Improving Maternal and Neonatal Health in Guinea
In Guinea, West Africa, 70% of women give birth at home. The statistic itself may not be shocking, but Guinea’s maternal and child health indicators are among the lowest in the world. Since the 2014-2015 Ebola Virus epidemic that ravaged West Africa, global attention has turned to strengthening the affected countries’ healthcare systems, yet the mistrust and lack of confidence felt by the population cannot be patched by infrastructure alone. The tragic death of Liberian Ebola survivor Salomé Karwah during childbirth highlighted to just what extent the fear of Ebola still affects women’s health; preventing them from accessing life-saving care when they are most at risk.
The Health Communication Capacity Collaborative (HC3) is a USAID program for social and behavior change communication. One of the main focuses of this global program was the Ebola emergency response and the post-Ebola recovery among the most severely impacted West African communities.
Working closely with Guinea’s Ministry of Health, as well as the Maternal & Child Survival Project (MCSP), the HC3 project launched a rebranding of the healthcare system with the “Gold Star Clinic” logo. Once healthcare facilities met certain criteria, the quality logo would be prominently displayed to inspire trust among the population served and encourage residents to participate in programs and services. HC3 worked in depth with the quality clinics that earned the Gold Star recognition logo to help them promote their services.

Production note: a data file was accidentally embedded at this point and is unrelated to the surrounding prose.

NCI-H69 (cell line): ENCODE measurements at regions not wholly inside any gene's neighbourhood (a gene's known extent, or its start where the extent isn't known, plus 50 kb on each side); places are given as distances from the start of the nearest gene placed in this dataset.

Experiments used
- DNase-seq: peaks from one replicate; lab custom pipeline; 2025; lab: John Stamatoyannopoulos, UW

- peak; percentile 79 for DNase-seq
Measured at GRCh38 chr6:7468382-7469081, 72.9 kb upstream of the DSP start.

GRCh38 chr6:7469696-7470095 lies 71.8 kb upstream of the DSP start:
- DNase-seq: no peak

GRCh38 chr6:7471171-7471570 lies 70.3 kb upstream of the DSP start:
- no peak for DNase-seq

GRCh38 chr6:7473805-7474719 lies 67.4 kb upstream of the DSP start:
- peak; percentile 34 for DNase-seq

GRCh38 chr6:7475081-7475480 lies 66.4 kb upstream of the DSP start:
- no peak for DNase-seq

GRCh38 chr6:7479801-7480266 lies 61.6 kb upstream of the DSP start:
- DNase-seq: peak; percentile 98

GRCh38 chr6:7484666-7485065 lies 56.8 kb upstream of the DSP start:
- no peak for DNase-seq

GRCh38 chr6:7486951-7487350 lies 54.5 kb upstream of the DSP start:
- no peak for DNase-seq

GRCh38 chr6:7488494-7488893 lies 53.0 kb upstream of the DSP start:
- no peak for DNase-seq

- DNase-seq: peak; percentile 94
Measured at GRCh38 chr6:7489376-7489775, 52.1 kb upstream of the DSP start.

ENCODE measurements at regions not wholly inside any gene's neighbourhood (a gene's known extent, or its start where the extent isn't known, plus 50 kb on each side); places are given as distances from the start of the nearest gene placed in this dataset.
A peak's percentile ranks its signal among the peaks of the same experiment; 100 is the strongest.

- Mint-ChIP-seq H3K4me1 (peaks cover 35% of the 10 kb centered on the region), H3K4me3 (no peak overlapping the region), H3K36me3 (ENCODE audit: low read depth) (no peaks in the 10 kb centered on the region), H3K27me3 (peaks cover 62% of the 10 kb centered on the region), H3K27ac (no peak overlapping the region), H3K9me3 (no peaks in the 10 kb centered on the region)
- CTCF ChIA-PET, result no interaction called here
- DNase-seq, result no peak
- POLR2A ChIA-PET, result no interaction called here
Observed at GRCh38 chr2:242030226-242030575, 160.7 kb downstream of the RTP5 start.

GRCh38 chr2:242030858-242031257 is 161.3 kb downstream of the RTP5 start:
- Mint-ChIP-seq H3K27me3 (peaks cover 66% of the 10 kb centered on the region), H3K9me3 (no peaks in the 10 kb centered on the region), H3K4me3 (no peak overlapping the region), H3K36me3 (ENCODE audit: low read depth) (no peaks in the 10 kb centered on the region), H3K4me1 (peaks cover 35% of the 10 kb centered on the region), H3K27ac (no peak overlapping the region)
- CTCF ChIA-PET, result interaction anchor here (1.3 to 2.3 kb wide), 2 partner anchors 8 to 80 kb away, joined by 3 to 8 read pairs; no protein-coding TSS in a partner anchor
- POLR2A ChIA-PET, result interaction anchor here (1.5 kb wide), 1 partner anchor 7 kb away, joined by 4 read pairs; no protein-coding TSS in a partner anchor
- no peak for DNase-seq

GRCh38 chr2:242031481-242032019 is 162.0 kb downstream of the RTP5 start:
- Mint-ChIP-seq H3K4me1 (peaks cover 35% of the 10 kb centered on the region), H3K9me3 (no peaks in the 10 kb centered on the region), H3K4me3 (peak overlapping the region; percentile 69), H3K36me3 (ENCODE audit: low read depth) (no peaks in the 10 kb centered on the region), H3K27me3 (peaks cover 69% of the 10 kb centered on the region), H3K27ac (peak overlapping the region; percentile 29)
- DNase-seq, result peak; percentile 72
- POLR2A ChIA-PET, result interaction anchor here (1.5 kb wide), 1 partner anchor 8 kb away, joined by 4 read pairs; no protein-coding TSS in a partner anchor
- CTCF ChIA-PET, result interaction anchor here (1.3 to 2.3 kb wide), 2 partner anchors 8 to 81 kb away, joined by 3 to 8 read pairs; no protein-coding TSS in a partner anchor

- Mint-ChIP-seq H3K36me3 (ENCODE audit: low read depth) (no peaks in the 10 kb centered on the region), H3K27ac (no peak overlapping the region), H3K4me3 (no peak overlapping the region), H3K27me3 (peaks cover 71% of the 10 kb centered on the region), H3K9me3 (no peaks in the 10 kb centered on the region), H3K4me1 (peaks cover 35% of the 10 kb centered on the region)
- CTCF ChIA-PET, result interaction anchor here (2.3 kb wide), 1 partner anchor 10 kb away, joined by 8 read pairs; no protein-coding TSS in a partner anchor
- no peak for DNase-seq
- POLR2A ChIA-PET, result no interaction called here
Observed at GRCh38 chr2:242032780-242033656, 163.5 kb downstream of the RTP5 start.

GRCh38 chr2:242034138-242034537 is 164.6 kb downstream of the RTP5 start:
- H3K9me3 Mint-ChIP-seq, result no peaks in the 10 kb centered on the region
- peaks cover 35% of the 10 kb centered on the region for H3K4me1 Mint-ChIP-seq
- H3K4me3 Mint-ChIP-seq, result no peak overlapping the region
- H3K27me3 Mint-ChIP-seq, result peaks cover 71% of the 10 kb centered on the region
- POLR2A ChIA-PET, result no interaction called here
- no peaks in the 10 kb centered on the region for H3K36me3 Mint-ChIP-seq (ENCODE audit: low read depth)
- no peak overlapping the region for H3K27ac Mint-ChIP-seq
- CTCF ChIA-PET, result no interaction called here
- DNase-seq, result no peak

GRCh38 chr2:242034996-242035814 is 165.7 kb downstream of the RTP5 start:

In early 2017, we developed the “Gold Star Clinics” cloth pattern in close collaboration with the HC3 team in Guinea to generate a more widespread recognition of the Gold Star branded health centers. The team’s goal was to significantly improve maternal, neonatal, and child health outcomes by encouraging women to attend pre- and postnatal care visits and give birth at a Gold Star clinic. The pattern tells the story of a pregnant couple that leaves home to visit their community clinic for prenatal care and delivery. Pathways between homes and clinics symbolize the countrywide network of Gold Star clinics.
Fabric was given out to 500 women who completed prenatal care visits and gave birth in a maternity ward at one of the Gold Star facilities in Guinea. The program healthcare personnel encouraged the proud and healthy new moms to wear the cloth and share their experiences with friends and neighbors. These femmes phares, or “exemplary women” will be the initial momentum for a wave of change to create a new social norm of using health centers for prenatal and maternity services creating a very important improvement in maternal health.